The Hidden Gifts of the Introverted Child: Helping Your Child Thrive in an Extroverted World

Introverted children are often misunderstood, even by their parents, who worry about them Engaged by their interior world, they re often regarded as aloof Easily overwhelmed by too much stimulation, they can be seen as unmotivated Content with just one or two close friends, they may be perceived as unpopular Parents fret that they are unhappy and maladjusted But the tIntroverted children are often misunderstood, even by their parents, who worry about them Engaged by their interior world, they re often regarded as aloof Easily overwhelmed by too much stimulation, they can be seen as unmotivated Content with just one or two close friends, they may be perceived as unpopular Parents fret that they are unhappy and maladjusted But the truth is quite different Introverted children are creative problem solvers Introverted children love to learn Introverted children have a high EQ emotional IQ and are in touch with their feelings They take time to stop and smell the roses, and they enjoy their own company They are dependable, persistent, flexible, and lack vanity How can parents help their introverted children discover and cultivate these wonderful gifts Help is here Written by Dr Marti Olsen Laney, author of The Introvert Advantage with 74,000 copies in print, The Hidden Gifts of the Introverted Child fully explains introversion as a hardwired temperament, not a disability, and tells just what parents need to do to help their child become the person he or she is meant to be and succeed in an extroverted world Beginning with a 30 question quiz that places a child on the introvert extrovert continuum, The Hidden Gifts shows parents how to foster a climate that allows introverted kids to discover their inner strengths schedule ways for a very young innie to recharge those batteries and teach an older child to do it for him or herself create a harmonious household with siblings, and parents, of different temperaments help innies find success at school, sports, parties, and other group activities.
The Hidden Gifts of the Introverted Child Helping Your Child Thrive in an Extroverted World Introverted children are often misunderstood even by their parents who worry about them Engaged by their interior world they re often regarded as aloof Easily overwhelmed by too much stimulation t

  • Title: The Hidden Gifts of the Introverted Child: Helping Your Child Thrive in an Extroverted World
  • Author: Marti Olsen Laney
  • ISBN: 9780761135241
  • Page: 479
  • Format: Paperback
  • The Quick Faberge Egg Surprises Mental Floss While those of us who do the egg decorating thing will likely content ourselves with store bought dyes and stickers this Sunday, there is a certain set of people whose Easter dcor is The Hidden Gifts of the Introverted Child Helping Your The Hidden Gifts of the Introverted Child Helping Your Child Thrive in an Extroverted World Marti Olsen Laney Psy.D on FREE shipping on qualifying offers Introverted children are often misunderstood, even by their parents, who worry about them Engaged by their interior world Unlikely Teachers Finding the Hidden Gifts in Daily Conflict surrounds us and, at times, consumes us More then ever, we need to find ways to resolve conflict and communicate effectively Unlikely Teachers Finding the Hidden Gifts in Daily Conflict is a collection of inspirational stories, practices, and reflections on Literary Agent Rejections Hidden Gifts of Rejection Letters thoughts on Hidden Gifts of Rejection Letters paula October , at pm I, for one, would love to purchase one of your rejection necklaces Will you be selling them as well Seriously, this is a great way to look at rejection. Hidden London London Underground, Tube Posters Gifts created after the success of the hidden london tours, gifts with the curious shopper in mind, placemats, coasters, flask, water bottle, mugs, plates, flashlight torch, oven gloves mitts, tote bag, apron, cushion pillow, tea towel, duffel bag and even a keyring, many featuring the pattern of tiles from unused london tube stations Pure Vermont Maple Syrup Hidden Springs Maple Hidden Springs Maple is a family maple farm in Putney, Vermont where we started making maple syrup over years ago Our sugar bush spans over , acres in Hidden Man Cave The modern guy cave for cool stuff Introducing the all new modern man cave It s cool, it s fun See the best of the best on the latest goods, some cool news and some manly advice Alternative Medicine Clinic Heaven Scent Heaven Scent London s Hidden Treasure of Natural Holistic Gifts and Pleasures Offering a uniquely, new age store for professional practitioners to environmentally concerned persons or hazel apparel gifts chicago, il home welcome to hazel Located in Chicago s Ravenswood neighborhood, Hazel stocks a well edited selection of men s and women s apparel, jewelry, accessories, greeting cards, stationery, housewares, and fresh flowers. Personal Creations Personalized Gifts Find Send Send personalized gifts for every occasion and recipient Thousands of expertly personalized unique gifts and ideas Fast Shipping Free Personalization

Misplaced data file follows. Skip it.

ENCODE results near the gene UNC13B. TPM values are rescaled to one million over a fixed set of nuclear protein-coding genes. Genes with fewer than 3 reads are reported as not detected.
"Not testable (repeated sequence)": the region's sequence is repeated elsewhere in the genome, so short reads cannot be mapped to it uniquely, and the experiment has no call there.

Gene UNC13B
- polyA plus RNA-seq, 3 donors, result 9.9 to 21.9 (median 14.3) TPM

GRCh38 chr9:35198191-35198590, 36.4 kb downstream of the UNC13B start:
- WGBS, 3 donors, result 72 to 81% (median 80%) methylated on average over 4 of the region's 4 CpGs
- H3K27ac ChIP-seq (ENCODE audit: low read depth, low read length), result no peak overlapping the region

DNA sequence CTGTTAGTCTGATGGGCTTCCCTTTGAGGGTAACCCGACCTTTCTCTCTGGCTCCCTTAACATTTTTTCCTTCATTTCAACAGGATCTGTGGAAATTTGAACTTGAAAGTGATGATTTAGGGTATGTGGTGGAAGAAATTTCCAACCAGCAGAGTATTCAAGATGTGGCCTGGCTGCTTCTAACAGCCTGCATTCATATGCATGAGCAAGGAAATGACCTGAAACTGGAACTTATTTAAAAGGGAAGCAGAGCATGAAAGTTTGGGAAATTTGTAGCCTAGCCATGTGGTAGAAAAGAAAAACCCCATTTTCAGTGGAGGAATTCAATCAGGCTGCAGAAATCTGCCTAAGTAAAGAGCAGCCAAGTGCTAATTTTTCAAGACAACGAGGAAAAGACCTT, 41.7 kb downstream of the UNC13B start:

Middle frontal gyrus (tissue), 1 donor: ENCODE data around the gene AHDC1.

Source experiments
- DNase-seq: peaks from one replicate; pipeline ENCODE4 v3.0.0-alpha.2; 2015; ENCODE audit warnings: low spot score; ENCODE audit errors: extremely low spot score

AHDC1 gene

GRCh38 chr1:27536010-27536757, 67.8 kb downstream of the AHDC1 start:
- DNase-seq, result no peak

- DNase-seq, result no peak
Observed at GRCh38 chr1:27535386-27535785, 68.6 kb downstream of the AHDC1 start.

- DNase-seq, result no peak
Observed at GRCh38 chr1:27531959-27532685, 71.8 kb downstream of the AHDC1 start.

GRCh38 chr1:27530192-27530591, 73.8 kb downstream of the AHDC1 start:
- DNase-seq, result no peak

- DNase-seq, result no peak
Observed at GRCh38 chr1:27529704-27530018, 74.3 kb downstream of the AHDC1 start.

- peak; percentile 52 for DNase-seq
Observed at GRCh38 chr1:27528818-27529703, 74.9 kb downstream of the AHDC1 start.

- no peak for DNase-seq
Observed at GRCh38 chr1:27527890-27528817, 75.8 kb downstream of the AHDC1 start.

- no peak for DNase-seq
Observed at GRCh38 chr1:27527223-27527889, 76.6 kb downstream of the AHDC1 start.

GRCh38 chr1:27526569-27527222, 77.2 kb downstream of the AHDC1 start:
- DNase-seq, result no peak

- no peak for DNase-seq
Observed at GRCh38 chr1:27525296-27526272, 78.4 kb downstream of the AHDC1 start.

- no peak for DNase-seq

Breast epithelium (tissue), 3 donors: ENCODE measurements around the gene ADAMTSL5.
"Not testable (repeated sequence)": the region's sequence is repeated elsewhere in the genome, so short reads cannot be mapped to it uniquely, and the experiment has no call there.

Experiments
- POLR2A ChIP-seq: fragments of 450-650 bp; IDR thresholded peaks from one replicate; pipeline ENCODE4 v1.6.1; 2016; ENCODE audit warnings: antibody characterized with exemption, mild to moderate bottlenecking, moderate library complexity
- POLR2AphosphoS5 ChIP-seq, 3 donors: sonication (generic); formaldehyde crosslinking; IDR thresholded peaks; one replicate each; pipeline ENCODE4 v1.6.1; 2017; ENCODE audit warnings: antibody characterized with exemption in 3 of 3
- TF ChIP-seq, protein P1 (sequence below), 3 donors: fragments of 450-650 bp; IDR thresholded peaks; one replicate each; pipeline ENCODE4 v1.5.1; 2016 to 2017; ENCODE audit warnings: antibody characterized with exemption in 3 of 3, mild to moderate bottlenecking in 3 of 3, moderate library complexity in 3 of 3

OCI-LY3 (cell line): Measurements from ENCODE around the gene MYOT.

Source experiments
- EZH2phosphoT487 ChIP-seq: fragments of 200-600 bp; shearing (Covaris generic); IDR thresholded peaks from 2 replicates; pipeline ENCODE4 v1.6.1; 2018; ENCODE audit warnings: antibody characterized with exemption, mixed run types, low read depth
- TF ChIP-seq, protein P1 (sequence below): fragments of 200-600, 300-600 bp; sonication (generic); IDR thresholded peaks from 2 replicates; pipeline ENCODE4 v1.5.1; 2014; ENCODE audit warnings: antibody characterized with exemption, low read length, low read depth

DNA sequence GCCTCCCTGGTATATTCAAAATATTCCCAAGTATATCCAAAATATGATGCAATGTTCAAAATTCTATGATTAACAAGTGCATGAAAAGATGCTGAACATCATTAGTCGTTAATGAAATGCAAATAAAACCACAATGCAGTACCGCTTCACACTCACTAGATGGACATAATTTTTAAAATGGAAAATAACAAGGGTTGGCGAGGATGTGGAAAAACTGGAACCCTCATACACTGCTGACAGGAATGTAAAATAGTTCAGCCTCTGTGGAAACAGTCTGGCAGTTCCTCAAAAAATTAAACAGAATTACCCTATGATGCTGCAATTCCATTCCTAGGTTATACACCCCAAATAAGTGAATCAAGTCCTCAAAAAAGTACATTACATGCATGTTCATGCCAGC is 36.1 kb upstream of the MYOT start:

• Best Read [Marti Olsen Laney] » The Hidden Gifts of the Introverted Child: Helping Your Child Thrive in an Extroverted World || [Historical Fiction Book] PDF â
      479 Marti Olsen Laney
    • thumbnail Title: Best Read [Marti Olsen Laney] » The Hidden Gifts of the Introverted Child: Helping Your Child Thrive in an Extroverted World || [Historical Fiction Book] PDF â
      Posted by:Marti Olsen Laney
      Published :2018-07-16T06:21:30+00:00

    About the Author

    Marti Olsen Laney

    Marti Olsen Laney, Psy.D is a researcher, educator, author, and psychotherapist One of America s foremost authorities on introversion, she speaks and leads workshops on the topic in the United States and Canada.